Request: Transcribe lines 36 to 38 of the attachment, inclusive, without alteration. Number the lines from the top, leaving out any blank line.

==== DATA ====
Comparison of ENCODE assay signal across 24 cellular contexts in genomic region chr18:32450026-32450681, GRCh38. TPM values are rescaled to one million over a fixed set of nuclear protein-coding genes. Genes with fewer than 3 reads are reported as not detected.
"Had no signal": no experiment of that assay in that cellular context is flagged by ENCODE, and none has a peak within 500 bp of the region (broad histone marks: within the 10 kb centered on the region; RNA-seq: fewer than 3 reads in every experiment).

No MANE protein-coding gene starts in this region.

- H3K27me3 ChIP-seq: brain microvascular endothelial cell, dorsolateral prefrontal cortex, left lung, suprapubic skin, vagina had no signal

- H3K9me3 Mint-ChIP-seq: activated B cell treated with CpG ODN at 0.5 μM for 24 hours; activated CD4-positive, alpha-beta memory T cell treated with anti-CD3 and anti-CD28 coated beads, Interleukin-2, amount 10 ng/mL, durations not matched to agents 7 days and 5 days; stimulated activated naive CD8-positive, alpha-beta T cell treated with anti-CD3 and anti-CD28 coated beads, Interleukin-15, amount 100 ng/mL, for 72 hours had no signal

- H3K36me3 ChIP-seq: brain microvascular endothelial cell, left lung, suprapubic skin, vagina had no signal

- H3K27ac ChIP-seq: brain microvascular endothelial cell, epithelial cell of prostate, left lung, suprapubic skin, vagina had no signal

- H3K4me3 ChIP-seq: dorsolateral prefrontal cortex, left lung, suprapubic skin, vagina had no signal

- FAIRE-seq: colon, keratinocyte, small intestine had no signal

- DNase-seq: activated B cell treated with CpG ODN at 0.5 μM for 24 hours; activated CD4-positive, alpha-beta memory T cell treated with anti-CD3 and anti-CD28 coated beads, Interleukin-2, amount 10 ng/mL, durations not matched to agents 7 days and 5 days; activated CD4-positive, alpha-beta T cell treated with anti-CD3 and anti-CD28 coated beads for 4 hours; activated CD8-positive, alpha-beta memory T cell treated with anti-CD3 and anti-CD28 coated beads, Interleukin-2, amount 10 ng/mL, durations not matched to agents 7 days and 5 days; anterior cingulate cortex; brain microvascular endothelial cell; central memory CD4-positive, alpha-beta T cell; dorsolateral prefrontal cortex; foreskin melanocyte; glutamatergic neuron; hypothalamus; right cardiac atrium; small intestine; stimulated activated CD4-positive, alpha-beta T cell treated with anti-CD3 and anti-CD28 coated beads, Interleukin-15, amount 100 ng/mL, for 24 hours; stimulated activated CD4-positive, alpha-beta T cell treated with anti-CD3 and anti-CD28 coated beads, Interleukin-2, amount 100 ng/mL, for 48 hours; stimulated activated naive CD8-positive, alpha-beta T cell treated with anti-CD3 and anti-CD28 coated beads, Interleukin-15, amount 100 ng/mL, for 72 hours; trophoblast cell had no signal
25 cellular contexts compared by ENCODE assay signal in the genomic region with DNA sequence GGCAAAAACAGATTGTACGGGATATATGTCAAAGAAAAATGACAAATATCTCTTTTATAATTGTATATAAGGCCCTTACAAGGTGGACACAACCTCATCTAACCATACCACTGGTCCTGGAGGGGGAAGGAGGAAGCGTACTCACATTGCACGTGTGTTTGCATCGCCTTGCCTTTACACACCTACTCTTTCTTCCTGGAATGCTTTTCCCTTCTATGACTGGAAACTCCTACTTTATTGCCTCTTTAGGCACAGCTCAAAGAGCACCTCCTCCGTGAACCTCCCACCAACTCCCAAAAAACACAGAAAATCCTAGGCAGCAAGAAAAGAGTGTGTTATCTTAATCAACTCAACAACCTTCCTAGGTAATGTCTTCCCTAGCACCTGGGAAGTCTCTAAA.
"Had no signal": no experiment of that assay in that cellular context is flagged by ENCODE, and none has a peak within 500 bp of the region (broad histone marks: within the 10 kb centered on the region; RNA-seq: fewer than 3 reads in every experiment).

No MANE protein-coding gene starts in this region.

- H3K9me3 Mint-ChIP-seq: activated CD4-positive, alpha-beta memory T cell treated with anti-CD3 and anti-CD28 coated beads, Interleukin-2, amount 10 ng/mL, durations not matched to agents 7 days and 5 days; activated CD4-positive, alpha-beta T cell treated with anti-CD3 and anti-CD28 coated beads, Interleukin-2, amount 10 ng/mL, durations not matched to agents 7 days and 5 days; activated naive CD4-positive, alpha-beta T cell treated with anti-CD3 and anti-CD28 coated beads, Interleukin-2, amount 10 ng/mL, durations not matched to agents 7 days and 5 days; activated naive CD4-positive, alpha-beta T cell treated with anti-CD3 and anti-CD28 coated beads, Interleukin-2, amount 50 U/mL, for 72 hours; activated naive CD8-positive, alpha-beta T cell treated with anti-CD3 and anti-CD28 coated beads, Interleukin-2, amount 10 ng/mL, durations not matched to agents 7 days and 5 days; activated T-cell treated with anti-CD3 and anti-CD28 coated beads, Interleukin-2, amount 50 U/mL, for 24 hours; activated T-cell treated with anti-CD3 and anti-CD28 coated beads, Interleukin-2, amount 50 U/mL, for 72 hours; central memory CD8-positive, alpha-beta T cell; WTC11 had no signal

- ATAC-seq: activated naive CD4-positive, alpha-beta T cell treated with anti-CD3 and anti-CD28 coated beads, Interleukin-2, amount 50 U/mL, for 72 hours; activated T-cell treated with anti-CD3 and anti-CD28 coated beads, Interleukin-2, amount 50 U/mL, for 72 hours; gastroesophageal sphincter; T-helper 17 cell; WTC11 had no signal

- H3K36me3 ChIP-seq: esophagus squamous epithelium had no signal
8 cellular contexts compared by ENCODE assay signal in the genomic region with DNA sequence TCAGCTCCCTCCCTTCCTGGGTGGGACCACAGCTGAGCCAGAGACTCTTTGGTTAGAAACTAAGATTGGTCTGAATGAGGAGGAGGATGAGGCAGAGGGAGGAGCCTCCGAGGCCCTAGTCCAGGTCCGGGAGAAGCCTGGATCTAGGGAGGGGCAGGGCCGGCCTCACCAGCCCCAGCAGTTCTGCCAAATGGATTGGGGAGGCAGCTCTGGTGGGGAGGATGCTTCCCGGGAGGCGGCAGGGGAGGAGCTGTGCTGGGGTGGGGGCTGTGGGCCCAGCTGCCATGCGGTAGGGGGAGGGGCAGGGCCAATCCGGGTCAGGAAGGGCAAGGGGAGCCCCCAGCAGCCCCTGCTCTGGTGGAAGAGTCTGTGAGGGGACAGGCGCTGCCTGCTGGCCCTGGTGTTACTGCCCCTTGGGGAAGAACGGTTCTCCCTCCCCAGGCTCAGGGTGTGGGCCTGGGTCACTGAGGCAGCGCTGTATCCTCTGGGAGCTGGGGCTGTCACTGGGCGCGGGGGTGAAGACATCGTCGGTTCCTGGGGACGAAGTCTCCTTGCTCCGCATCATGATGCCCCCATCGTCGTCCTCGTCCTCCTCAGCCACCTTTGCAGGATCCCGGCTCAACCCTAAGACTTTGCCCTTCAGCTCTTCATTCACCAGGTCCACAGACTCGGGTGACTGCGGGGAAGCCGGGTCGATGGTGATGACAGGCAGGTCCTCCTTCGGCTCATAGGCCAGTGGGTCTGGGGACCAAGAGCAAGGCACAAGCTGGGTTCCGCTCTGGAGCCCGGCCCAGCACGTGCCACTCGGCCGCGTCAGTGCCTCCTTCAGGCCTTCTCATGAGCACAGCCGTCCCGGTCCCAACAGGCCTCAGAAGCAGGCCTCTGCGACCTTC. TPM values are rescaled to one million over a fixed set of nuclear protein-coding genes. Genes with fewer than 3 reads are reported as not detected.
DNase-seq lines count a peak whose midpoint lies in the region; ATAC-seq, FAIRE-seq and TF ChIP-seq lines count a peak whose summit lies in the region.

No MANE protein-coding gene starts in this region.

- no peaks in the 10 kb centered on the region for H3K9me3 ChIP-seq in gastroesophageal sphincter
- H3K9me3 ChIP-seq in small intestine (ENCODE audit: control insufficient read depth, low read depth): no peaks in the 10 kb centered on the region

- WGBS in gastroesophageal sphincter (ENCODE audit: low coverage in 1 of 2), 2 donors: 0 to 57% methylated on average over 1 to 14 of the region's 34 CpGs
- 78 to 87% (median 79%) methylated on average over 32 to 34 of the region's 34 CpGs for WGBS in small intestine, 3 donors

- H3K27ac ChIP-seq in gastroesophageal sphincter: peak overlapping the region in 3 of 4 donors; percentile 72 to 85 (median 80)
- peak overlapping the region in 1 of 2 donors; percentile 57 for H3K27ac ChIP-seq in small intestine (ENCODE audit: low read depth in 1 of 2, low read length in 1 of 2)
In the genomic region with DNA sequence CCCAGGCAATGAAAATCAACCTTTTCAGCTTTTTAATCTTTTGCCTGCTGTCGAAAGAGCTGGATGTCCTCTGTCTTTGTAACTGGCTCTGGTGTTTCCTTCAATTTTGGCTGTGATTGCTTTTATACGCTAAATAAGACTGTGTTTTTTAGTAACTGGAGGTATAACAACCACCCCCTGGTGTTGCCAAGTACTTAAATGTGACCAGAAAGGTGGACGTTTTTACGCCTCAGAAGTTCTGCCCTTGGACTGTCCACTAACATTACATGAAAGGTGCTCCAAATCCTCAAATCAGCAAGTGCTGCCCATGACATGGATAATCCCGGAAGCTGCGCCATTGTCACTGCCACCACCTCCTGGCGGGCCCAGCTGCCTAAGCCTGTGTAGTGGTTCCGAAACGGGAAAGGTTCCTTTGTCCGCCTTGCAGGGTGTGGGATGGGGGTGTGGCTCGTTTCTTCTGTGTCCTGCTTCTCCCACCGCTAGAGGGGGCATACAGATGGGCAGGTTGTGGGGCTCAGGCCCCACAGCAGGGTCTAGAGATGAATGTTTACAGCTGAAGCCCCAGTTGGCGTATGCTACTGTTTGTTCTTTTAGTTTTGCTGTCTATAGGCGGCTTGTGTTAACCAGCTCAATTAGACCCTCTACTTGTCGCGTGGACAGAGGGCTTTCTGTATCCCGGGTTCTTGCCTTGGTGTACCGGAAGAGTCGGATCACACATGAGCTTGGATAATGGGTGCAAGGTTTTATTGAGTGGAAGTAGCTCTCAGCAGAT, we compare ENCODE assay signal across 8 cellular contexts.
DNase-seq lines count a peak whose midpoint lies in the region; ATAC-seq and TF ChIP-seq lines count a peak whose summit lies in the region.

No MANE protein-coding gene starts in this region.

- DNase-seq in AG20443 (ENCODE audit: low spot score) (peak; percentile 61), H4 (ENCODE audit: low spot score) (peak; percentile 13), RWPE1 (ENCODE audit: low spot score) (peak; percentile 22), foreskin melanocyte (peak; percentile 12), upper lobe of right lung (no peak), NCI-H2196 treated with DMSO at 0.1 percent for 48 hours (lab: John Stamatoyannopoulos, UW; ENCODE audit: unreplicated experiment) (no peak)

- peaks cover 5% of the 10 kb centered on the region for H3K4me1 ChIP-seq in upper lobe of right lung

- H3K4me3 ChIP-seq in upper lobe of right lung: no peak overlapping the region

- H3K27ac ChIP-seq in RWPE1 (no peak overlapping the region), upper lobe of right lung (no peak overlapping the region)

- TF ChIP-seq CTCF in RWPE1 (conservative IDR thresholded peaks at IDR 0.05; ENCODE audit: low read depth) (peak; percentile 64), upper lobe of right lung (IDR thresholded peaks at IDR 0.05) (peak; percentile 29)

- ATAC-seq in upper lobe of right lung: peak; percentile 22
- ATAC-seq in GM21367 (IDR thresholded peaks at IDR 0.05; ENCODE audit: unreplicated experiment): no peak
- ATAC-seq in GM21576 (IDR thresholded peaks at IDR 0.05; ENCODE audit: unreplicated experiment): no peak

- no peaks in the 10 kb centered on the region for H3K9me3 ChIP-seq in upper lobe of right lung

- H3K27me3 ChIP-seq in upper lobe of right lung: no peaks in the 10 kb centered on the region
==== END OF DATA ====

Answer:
- ATAC-seq in GM21576 (IDR thresholded peaks at IDR 0.05; ENCODE audit: unreplicated experiment): no peak

- no peaks in the 10 kb centered on the region for H3K9me3 ChIP-seq in upper lobe of right lung

- H3K27me3 ChIP-seq in upper lobe of right lung: no peaks in the 10 kb centered on the region